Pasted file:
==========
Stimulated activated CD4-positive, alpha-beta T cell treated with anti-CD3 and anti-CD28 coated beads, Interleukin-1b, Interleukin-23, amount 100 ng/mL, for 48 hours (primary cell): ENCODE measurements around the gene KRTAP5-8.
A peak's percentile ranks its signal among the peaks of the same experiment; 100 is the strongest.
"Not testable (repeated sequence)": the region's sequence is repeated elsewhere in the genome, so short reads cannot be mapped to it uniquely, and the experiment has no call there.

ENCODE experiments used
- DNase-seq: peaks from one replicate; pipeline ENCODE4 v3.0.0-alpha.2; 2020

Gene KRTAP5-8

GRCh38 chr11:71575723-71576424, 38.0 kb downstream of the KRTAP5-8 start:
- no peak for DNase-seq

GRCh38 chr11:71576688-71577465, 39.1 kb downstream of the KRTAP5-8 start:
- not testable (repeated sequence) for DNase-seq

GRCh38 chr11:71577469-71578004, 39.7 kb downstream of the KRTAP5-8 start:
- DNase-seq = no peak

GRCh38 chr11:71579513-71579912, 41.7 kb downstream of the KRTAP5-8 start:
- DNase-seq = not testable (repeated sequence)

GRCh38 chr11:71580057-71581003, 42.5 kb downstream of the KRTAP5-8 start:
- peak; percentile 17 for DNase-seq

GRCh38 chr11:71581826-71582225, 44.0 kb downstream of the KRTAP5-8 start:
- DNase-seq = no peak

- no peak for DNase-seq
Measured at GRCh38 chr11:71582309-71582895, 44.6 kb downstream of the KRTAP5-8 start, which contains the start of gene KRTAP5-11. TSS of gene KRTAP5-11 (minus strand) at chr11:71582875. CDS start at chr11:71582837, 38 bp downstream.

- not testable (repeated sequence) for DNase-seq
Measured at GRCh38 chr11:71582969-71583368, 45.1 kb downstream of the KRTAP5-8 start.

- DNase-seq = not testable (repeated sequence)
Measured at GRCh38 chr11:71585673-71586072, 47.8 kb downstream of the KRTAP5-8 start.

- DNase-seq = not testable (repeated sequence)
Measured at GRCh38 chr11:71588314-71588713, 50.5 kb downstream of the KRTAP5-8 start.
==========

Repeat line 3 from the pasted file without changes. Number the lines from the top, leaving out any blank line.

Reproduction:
"Not testable (repeated sequence)": the region's sequence is repeated elsewhere in the genome, so short reads cannot be mapped to it uniquely, and the experiment has no call there.